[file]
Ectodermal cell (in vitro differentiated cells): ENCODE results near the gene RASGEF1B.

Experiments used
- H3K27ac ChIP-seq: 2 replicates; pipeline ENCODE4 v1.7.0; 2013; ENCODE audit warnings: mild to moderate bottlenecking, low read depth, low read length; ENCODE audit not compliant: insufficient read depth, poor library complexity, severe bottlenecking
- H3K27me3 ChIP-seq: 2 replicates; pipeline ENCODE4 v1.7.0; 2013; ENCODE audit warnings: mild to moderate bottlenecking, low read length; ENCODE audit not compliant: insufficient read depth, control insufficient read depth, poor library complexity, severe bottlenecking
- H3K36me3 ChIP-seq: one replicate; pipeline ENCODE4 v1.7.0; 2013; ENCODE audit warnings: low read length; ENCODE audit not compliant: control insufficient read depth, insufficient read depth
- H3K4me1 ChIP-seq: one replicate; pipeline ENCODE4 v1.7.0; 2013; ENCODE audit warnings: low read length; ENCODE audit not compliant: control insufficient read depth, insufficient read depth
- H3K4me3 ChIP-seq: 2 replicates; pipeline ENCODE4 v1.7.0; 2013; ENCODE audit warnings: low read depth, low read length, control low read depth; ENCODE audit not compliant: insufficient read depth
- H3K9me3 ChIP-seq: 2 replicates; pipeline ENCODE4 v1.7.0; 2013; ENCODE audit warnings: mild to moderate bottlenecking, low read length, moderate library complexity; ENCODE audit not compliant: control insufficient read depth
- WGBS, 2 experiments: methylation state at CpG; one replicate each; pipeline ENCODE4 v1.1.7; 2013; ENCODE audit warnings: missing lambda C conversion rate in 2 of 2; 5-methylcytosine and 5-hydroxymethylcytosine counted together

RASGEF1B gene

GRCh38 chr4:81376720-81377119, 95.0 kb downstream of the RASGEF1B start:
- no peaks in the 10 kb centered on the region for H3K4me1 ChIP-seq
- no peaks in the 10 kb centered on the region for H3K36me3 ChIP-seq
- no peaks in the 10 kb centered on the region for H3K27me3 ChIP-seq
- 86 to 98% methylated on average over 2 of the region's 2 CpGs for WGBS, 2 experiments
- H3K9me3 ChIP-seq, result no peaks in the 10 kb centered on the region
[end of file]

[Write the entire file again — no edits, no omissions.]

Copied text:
Ectodermal cell (in vitro differentiated cells): ENCODE results near the gene RASGEF1B.

Experiments used
- H3K27ac ChIP-seq: 2 replicates; pipeline ENCODE4 v1.7.0; 2013; ENCODE audit warnings: mild to moderate bottlenecking, low read depth, low read length; ENCODE audit not compliant: insufficient read depth, poor library complexity, severe bottlenecking
- H3K27me3 ChIP-seq: 2 replicates; pipeline ENCODE4 v1.7.0; 2013; ENCODE audit warnings: mild to moderate bottlenecking, low read length; ENCODE audit not compliant: insufficient read depth, control insufficient read depth, poor library complexity, severe bottlenecking
- H3K36me3 ChIP-seq: one replicate; pipeline ENCODE4 v1.7.0; 2013; ENCODE audit warnings: low read length; ENCODE audit not compliant: control insufficient read depth, insufficient read depth
- H3K4me1 ChIP-seq: one replicate; pipeline ENCODE4 v1.7.0; 2013; ENCODE audit warnings: low read length; ENCODE audit not compliant: control insufficient read depth, insufficient read depth
- H3K4me3 ChIP-seq: 2 replicates; pipeline ENCODE4 v1.7.0; 2013; ENCODE audit warnings: low read depth, low read length, control low read depth; ENCODE audit not compliant: insufficient read depth
- H3K9me3 ChIP-seq: 2 replicates; pipeline ENCODE4 v1.7.0; 2013; ENCODE audit warnings: mild to moderate bottlenecking, low read length, moderate library complexity; ENCODE audit not compliant: control insufficient read depth
- WGBS, 2 experiments: methylation state at CpG; one replicate each; pipeline ENCODE4 v1.1.7; 2013; ENCODE audit warnings: missing lambda C conversion rate in 2 of 2; 5-methylcytosine and 5-hydroxymethylcytosine counted together

RASGEF1B gene

GRCh38 chr4:81376720-81377119, 95.0 kb downstream of the RASGEF1B start:
- no peaks in the 10 kb centered on the region for H3K4me1 ChIP-seq
- no peaks in the 10 kb centered on the region for H3K36me3 ChIP-seq
- no peaks in the 10 kb centered on the region for H3K27me3 ChIP-seq
- 86 to 98% methylated on average over 2 of the region's 2 CpGs for WGBS, 2 experiments
- H3K9me3 ChIP-seq, result no peaks in the 10 kb centered on the region